- These funds were sent to Frontier TeleNet [FTN] for the construction and implementation of a cell communication tower essential to emergency services.
- In September, as a separate matter, the FTN board considered a proposal to contract with a marketing/sales specialist for $80,000/year to recruit call center clients and Internet Service Providers, among other things. In October, FTN unanimously approved a contract with Michael Smith dba Connections LLC, for $6,250/month.
On the job, contractor Smith cited progress on tower site selection, funding, radio quotes and permits. He noted how critical tower communication is for emergency services at Cottonwood Canyon State Park.
- Another year rolled around. FTN updates for June, July and August cited continued progress, land use permitting, cell phone company interest … and plans for the tower site, a taller tower, and approval for radio frequencies. October’s update mentioned a lease and a permit, a license forthcoming, and a project within budget. Park rangers reported increases in overnight and day visitors, a substantial rise in repeat visitors at Cottonwood and J.S. Burres State Park, and 71,000 vehicles through the gates compared to 63,000 the previous year.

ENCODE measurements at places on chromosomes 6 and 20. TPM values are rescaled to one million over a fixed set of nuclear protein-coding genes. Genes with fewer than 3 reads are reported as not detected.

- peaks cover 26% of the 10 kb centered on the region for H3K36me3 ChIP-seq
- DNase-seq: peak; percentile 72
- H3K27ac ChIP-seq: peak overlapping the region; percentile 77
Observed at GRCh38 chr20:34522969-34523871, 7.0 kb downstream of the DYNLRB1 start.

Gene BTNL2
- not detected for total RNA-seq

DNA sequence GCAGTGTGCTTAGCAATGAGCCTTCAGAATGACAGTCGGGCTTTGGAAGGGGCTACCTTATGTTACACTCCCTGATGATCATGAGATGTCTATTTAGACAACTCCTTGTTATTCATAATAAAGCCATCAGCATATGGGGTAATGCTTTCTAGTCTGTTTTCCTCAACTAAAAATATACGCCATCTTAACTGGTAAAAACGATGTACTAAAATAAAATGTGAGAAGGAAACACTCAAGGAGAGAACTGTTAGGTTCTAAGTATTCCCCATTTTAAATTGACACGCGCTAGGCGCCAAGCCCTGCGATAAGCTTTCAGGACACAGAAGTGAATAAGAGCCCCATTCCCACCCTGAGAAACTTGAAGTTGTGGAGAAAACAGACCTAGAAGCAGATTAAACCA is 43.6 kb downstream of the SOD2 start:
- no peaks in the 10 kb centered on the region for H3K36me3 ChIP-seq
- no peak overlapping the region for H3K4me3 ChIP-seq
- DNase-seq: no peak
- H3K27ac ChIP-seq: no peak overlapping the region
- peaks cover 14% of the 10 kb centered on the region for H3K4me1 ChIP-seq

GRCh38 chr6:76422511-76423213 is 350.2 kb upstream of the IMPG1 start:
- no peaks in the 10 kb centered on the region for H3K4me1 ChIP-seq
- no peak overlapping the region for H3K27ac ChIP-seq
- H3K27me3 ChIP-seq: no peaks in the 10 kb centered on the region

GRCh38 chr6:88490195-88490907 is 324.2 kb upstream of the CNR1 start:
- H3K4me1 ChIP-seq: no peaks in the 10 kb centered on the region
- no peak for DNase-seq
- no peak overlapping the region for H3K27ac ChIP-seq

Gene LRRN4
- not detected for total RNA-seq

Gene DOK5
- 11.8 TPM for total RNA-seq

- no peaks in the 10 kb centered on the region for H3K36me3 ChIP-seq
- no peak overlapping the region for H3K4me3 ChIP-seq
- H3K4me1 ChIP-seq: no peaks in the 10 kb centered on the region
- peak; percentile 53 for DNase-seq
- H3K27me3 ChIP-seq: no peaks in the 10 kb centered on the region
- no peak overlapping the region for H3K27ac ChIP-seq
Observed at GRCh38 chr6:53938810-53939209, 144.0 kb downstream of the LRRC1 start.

- In January Mac Stinchfield inquired about the status of the towers. FTN contractor Smith replied that a landowner contract was pending, Motorola was building radios, the tower site was within the “utility strip” and the Wild and Scenic River Act should not impact the project. He hoped to have the tower up and running in the next six months because emergency and internet service is necessary for the park. In February, he hoped to have towers up and running by fire season 2018. In March, the equipment was here and he hoped to have it completed by summer. In May and June, a National Environmental Policy Act study was underway for which FTN approved $14,100.
What happened? We, the people, paid for more hope, delay, excuses and updates than real nose-to-the-grindstone planning, work and competence. We must not be deceived by cart-before-the-horse procrastination, blame and smooth talk.
When will we have the results, communication towers at Cottonwood? The fire season is not over yet.
It’s not surprising, then, that candidate Mike Smith did not mention or describe his year-and-a-half’s accomplishments as a contractor for Frontier TeleNet during the primary election debate in Wasco this spring or on his campaign flyer.